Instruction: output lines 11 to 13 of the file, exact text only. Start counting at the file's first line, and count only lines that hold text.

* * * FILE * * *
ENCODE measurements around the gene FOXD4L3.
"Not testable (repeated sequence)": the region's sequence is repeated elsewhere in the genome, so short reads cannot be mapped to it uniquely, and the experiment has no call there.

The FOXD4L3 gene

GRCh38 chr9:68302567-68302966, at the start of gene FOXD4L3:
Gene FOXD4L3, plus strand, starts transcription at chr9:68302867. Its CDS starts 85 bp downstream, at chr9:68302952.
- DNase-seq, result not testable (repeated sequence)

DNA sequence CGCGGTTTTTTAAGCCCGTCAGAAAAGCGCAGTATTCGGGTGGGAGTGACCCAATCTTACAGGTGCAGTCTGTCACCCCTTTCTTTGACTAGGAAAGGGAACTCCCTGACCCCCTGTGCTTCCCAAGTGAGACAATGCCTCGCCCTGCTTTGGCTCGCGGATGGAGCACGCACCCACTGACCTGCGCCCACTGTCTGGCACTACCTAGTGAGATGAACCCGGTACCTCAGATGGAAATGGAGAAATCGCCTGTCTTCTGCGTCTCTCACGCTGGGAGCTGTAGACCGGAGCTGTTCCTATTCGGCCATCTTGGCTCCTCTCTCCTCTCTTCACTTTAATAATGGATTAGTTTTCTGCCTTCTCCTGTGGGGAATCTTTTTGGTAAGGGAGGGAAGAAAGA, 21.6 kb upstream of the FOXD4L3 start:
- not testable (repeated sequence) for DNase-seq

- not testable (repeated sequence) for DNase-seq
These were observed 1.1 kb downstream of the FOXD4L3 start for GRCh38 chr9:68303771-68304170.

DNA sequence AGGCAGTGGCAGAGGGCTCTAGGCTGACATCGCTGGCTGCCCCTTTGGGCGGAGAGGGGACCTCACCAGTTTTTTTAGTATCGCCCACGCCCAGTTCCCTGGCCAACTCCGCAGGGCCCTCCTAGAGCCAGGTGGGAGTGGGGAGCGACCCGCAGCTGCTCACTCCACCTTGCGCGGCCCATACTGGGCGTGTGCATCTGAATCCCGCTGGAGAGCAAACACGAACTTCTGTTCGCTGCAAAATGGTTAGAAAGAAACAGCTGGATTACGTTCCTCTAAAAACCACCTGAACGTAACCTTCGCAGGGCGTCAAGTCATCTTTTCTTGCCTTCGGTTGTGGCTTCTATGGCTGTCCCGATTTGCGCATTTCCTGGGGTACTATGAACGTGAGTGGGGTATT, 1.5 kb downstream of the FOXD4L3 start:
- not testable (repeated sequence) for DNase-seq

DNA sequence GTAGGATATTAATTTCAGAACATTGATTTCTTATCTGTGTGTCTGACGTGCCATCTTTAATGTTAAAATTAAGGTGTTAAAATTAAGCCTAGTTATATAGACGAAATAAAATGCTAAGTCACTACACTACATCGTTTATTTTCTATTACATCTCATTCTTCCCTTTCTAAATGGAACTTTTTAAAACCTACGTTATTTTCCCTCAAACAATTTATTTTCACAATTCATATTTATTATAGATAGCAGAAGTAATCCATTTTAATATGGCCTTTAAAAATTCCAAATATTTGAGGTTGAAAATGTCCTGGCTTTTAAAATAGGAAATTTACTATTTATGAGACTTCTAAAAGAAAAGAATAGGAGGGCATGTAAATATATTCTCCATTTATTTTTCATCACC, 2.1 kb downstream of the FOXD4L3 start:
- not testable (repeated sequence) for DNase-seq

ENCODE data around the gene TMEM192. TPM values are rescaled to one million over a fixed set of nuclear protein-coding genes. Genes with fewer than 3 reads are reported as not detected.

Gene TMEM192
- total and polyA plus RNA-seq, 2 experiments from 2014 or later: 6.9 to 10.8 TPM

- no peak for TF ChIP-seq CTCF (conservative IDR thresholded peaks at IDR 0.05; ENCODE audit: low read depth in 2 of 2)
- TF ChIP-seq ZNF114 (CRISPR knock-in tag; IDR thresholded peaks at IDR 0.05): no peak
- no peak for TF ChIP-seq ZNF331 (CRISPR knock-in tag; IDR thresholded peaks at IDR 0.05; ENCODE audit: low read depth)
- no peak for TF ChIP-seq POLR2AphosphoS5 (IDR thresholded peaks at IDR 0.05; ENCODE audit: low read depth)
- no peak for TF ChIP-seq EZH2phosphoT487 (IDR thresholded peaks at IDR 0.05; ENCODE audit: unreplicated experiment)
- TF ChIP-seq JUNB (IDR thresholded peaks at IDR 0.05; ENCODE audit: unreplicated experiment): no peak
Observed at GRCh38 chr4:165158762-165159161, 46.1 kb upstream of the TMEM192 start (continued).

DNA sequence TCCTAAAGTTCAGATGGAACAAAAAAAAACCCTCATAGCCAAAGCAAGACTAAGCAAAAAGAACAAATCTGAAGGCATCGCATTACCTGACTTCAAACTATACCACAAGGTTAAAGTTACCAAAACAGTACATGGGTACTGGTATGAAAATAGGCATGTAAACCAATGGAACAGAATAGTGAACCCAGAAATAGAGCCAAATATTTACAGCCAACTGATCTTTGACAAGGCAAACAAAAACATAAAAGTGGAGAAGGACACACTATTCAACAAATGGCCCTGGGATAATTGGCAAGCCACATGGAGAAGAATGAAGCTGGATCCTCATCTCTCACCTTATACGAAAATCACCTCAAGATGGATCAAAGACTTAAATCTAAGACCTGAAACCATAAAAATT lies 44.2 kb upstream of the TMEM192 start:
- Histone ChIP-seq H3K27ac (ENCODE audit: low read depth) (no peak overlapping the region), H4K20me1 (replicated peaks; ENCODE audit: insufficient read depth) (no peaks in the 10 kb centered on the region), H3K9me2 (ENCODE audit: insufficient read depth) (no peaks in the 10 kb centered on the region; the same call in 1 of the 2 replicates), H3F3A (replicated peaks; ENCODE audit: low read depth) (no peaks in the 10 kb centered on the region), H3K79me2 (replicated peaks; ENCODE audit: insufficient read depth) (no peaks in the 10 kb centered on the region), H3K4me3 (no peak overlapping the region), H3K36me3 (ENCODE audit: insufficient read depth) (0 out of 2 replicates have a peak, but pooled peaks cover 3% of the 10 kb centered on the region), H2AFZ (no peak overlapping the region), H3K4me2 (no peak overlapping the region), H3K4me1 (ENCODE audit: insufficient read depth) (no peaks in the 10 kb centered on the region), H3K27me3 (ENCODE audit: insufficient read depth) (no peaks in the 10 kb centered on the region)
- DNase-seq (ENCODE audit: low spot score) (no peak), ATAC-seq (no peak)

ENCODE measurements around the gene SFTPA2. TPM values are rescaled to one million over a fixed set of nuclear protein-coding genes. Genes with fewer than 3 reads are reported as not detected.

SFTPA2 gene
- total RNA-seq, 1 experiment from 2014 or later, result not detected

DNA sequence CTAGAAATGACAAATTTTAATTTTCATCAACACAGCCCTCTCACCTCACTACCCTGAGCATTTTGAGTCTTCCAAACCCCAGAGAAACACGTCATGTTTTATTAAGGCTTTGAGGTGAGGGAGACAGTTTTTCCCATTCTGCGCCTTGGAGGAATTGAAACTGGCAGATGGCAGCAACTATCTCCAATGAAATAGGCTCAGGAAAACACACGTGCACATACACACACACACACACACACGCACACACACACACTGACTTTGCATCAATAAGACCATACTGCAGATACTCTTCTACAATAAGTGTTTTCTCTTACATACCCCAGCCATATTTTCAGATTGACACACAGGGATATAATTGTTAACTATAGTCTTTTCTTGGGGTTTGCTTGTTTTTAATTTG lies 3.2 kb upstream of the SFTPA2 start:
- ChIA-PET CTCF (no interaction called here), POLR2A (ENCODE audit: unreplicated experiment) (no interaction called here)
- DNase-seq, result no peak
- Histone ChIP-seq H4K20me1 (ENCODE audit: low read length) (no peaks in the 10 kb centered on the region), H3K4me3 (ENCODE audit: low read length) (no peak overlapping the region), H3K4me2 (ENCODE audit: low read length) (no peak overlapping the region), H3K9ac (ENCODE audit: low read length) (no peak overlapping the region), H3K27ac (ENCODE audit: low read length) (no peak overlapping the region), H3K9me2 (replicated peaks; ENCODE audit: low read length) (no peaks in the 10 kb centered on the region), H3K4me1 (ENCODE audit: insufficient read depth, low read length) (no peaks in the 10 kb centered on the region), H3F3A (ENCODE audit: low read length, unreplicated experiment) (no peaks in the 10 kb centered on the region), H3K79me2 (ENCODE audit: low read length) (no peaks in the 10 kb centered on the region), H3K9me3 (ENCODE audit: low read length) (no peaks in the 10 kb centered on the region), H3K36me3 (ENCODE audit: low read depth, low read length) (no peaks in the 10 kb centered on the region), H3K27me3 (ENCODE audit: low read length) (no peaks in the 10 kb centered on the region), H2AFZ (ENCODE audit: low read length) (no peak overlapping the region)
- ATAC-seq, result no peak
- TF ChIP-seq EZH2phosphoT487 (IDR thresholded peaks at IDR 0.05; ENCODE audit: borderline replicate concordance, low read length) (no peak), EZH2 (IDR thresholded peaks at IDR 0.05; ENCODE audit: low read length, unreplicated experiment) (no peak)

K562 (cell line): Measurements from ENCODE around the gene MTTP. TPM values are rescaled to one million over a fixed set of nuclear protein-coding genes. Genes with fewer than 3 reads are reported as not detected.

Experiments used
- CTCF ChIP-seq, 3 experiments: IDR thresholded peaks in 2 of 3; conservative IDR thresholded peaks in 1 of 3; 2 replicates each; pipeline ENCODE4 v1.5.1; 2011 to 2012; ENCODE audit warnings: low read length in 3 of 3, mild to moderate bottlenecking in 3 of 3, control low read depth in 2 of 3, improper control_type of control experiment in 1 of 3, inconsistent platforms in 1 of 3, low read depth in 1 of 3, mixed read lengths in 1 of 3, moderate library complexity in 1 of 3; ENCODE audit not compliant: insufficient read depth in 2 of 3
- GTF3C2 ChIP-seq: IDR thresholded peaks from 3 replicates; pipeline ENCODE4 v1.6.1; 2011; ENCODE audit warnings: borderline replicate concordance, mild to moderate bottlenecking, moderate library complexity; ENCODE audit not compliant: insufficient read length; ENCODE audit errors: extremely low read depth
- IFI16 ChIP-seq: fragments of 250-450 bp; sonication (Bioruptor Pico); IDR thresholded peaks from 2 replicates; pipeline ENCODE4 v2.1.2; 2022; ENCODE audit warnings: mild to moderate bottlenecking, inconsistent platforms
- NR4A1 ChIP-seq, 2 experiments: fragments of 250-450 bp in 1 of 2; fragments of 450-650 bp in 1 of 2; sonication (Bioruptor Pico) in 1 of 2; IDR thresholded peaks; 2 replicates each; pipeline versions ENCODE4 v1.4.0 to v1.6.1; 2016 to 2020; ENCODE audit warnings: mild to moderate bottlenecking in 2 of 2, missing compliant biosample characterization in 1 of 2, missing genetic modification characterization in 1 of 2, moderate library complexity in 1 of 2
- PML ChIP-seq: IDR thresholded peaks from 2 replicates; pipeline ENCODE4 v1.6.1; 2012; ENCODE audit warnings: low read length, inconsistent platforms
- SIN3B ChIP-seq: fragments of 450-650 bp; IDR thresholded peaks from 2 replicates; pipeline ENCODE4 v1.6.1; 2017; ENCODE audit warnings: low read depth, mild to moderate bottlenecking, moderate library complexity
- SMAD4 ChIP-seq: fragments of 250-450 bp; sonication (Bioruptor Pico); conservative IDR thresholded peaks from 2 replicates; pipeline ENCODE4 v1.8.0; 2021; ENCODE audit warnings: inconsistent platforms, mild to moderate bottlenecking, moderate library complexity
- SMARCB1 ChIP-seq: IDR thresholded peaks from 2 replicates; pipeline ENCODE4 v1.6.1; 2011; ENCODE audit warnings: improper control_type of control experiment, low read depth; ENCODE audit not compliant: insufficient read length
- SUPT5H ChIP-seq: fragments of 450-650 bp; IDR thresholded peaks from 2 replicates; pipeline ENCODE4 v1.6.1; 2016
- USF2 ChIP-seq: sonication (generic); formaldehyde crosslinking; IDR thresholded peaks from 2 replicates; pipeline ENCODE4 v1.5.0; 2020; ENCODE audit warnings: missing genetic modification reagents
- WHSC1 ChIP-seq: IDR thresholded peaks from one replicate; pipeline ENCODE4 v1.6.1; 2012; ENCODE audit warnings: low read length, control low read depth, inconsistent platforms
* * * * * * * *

DNA sequence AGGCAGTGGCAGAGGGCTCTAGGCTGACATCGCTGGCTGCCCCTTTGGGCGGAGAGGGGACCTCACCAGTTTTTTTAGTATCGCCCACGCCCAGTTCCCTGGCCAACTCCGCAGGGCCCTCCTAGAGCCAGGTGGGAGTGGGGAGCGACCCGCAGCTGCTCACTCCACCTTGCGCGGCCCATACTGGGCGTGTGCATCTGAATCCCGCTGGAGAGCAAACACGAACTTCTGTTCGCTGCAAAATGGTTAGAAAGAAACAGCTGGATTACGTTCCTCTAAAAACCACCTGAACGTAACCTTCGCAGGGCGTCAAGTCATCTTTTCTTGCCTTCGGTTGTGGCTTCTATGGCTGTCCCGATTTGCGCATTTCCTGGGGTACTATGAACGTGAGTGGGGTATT, 1.5 kb downstream of the FOXD4L3 start:
- not testable (repeated sequence) for DNase-seq

DNA sequence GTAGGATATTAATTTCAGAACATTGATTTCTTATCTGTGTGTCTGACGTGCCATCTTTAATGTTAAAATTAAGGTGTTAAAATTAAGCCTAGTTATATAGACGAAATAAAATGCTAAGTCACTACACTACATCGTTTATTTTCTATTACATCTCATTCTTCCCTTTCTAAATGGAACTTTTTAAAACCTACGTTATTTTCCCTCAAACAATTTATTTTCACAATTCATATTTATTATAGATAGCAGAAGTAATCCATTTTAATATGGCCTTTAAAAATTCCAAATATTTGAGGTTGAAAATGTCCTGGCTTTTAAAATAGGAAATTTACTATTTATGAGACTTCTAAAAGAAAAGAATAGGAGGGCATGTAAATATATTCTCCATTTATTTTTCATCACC, 2.1 kb downstream of the FOXD4L3 start: